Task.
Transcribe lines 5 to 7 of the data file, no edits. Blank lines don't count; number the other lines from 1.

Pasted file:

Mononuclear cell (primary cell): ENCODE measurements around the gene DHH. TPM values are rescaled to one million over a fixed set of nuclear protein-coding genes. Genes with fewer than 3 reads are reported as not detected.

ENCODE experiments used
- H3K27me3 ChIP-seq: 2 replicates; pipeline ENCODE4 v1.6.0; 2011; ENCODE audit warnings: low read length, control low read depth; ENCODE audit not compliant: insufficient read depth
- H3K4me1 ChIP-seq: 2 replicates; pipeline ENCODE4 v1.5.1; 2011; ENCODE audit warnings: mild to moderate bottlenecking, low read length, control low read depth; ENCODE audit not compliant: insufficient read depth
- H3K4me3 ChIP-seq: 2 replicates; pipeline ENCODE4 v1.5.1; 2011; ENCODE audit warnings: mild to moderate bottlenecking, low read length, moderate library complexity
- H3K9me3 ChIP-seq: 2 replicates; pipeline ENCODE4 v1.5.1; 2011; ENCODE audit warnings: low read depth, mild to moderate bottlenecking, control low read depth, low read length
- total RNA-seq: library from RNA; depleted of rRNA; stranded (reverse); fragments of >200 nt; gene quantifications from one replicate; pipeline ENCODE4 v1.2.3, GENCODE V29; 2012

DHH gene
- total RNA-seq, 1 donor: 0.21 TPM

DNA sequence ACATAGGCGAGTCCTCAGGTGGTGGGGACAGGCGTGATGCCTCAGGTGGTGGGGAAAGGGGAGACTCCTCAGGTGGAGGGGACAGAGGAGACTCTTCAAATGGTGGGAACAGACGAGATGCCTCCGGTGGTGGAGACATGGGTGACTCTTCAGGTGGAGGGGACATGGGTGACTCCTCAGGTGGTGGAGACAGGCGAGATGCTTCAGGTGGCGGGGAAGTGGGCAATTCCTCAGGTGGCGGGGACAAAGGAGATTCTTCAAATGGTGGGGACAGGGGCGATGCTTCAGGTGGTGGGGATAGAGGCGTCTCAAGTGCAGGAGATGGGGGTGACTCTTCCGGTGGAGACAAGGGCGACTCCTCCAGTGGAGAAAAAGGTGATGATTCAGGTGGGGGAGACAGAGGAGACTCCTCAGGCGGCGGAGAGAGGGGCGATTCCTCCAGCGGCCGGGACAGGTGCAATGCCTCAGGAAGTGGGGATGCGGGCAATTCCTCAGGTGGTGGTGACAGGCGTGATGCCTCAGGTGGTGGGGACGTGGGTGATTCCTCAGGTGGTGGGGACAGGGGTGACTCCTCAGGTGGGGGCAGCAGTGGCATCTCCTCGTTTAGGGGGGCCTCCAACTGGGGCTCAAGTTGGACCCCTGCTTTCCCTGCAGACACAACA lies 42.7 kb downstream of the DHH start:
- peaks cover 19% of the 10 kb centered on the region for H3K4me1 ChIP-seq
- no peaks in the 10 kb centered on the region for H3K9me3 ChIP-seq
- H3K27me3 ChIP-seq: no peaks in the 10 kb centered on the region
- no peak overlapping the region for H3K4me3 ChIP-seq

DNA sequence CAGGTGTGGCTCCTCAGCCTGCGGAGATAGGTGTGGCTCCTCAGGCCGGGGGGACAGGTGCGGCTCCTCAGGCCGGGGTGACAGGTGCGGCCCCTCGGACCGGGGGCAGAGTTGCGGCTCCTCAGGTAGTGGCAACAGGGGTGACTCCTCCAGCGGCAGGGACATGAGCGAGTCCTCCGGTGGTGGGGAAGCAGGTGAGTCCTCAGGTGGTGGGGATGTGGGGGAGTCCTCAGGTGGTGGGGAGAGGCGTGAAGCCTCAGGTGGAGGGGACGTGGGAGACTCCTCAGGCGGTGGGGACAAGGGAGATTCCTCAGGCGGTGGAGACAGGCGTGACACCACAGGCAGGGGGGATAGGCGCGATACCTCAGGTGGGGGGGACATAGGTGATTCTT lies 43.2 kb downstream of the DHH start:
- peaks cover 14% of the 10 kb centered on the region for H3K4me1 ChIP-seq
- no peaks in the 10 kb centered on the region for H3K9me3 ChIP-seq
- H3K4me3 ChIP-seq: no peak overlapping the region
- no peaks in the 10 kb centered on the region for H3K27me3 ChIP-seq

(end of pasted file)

- H3K4me3 ChIP-seq: 2 replicates; pipeline ENCODE4 v1.5.1; 2011; ENCODE audit warnings: mild to moderate bottlenecking, low read length, moderate library complexity
- H3K9me3 ChIP-seq: 2 replicates; pipeline ENCODE4 v1.5.1; 2011; ENCODE audit warnings: low read depth, mild to moderate bottlenecking, control low read depth, low read length
- total RNA-seq: library from RNA; depleted of rRNA; stranded (reverse); fragments of >200 nt; gene quantifications from one replicate; pipeline ENCODE4 v1.2.3, GENCODE V29; 2012